The crew of the space shuttle Atlantis is using the NASA vehicle's robotic arm to determine whether the spacecraft's heat shield was damaged during yesterday's blast off from the Kennedy Space Center in Florida.
The astronauts are using the technology to inspect critical areas of shuttle's thermal protection system, especially on the craft's nose and the edges of its wings. Data and images from the inspection, which is a routine check up after any shuttle launch, is sent down to analysts at Mission Control in Houston, according to NASA.
A robotic arm onboard the space shuttle Discovery was used in a similar fashion late in March.
After Discovery undocked from the International Space Station and the crew was preparing to return to Earth, the NASA astronauts ran the craft through ran two days of inspections to make sure it was ready for the rough flight home. To do that, the crew used the shuttle's robotic arm and an attached laser imager to inspect the external tiles that make up shuttle's heat shield, along with its nose cone and the edges of its wings.
NASA has been especially diligent about studying the heat shields since the space shuttle Columbia broke apart on reentry on Feb. 1, 2003. According to NASA, an investigation found that the disaster was caused by a hole in the heat-resistant panels that protected the wing from the high temperatures of reentry. The hole allowed superheated air into the wing, which was destroyed by it, sending the shuttle spinning out of control before it broke apart.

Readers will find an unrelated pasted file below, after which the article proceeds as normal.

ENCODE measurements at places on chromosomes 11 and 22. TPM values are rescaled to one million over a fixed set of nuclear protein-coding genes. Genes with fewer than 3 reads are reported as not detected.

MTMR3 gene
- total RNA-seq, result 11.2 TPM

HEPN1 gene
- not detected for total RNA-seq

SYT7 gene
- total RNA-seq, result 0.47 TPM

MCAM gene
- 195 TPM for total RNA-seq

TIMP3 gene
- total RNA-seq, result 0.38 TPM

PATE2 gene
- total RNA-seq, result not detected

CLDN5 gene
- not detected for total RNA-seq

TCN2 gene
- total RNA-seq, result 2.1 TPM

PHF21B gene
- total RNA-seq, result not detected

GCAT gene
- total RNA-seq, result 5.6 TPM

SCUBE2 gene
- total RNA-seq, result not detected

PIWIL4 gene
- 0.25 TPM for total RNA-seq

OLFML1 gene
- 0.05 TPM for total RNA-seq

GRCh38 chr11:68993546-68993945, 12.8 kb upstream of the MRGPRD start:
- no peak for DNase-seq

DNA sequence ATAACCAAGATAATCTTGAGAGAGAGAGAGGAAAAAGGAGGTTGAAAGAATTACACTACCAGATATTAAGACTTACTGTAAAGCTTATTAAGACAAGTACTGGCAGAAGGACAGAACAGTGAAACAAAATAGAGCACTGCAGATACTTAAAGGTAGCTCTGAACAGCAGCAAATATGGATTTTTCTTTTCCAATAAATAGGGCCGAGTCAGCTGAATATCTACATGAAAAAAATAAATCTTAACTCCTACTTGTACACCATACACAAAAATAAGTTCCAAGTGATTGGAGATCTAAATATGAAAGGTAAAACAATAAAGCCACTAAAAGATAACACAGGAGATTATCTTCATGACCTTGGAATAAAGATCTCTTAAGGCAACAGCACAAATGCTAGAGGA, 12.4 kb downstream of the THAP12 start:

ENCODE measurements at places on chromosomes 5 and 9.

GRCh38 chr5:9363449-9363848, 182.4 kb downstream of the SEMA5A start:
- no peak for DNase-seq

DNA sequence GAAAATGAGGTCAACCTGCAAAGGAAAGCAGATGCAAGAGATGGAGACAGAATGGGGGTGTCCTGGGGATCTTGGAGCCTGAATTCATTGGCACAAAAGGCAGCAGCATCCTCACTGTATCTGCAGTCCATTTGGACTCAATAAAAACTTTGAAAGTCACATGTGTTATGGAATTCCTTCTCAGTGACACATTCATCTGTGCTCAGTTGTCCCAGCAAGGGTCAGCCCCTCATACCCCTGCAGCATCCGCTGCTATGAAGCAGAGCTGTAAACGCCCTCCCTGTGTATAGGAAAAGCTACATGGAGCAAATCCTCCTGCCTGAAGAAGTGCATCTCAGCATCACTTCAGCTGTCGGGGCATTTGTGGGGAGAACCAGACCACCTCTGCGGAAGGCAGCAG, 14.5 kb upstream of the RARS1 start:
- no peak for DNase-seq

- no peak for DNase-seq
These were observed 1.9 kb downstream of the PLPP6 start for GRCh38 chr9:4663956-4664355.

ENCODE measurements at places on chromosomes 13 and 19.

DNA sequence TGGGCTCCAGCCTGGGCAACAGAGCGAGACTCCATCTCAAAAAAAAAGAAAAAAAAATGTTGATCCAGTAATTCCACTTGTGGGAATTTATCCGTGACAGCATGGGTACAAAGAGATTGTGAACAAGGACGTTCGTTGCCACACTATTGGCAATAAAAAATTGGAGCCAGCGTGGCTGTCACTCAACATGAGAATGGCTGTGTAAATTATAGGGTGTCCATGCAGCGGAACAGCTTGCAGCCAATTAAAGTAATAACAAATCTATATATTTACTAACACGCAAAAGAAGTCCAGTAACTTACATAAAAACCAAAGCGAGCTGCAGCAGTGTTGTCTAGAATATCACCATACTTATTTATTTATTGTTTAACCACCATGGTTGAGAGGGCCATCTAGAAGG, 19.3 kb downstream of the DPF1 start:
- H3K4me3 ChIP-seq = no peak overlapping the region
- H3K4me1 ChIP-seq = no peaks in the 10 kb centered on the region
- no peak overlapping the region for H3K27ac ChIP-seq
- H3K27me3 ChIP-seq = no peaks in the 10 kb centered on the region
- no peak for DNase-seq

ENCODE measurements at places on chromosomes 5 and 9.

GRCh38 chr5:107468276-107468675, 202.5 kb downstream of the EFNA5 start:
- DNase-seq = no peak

This is the crew's first full day in orbit. They are scheduled to rendezvous with the Hubble Space Telescope on Wednesday when astronauts will use the shuttle's robotic arm again - this time to grab onto the orbiter and pull it into the shuttle's payload bay. On Thursday, two astronauts will make the first of the mission's five spacewalks.
The shuttle is carrying 22,500 pounds of equipment for the maintenance and upgrade of the 19-year-old telescope, including new grapple hooks and a platform that can be used in case future missions go up to service the telescope. This will be the shuttle's last trip to Hubble though, since the NASA space shuttles are scheduled to be retired next year.
This week's mission includes plans to install new gyroscopes, circuit boards and critical camera systems. The NASA astronauts are also bringing up a new backup computer system to replace an onboard backup system that had to be put into use last fall when the main system failed, leaving the Hubble unable to do much of its scientific work. NASA engineers made the remote switchover to a backup system from a room in the Goddard Space Flight Center in Greenbelt, Md., while the telescope hurtled along its orbit around Earth at 17,500 mph.